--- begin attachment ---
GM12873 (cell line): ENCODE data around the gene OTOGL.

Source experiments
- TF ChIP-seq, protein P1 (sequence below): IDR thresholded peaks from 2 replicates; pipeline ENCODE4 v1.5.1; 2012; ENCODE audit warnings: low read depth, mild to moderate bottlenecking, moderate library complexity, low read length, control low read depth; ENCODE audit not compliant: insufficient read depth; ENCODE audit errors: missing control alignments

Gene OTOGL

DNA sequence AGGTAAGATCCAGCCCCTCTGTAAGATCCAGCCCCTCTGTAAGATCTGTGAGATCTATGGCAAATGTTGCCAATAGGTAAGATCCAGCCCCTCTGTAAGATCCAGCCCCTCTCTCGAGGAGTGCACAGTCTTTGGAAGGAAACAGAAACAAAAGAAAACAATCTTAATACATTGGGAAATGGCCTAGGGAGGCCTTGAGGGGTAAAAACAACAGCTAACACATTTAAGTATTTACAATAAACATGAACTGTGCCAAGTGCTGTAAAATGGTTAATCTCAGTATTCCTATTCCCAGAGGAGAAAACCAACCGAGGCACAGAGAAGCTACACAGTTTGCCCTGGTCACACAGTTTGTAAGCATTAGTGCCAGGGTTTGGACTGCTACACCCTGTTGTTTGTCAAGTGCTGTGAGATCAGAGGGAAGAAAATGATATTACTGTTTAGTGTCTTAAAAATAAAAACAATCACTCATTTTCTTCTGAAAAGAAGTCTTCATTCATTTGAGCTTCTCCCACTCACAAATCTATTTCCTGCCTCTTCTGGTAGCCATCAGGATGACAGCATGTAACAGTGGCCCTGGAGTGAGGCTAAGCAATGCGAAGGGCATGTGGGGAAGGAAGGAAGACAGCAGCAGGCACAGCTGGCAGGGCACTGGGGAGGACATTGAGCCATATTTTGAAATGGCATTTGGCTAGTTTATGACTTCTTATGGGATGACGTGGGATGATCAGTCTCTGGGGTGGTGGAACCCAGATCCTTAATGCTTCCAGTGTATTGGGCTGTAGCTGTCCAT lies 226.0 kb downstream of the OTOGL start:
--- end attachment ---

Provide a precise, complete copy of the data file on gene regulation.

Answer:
GM12873 (cell line): ENCODE data around the gene OTOGL.

Source experiments
- TF ChIP-seq, protein P1 (sequence below): IDR thresholded peaks from 2 replicates; pipeline ENCODE4 v1.5.1; 2012; ENCODE audit warnings: low read depth, mild to moderate bottlenecking, moderate library complexity, low read length, control low read depth; ENCODE audit not compliant: insufficient read depth; ENCODE audit errors: missing control alignments

Gene OTOGL

DNA sequence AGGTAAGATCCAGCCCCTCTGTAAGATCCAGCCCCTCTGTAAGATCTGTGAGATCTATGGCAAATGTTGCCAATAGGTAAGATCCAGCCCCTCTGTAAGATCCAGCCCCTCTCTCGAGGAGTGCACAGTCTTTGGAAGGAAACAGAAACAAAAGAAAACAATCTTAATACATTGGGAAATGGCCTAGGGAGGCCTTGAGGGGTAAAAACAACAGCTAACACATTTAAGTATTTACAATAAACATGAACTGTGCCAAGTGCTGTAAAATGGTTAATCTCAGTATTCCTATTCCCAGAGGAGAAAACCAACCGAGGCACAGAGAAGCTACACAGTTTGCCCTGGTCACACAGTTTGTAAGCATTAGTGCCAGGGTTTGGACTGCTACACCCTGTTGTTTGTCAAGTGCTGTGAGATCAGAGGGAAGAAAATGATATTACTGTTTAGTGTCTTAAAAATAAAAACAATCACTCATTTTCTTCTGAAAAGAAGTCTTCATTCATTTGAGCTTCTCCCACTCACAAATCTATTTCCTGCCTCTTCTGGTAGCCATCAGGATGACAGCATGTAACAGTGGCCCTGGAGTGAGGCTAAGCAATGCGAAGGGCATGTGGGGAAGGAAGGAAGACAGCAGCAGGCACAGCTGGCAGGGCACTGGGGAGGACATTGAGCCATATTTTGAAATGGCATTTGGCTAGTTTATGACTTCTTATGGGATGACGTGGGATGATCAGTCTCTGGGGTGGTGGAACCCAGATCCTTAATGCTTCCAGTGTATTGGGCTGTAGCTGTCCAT lies 226.0 kb downstream of the OTOGL start: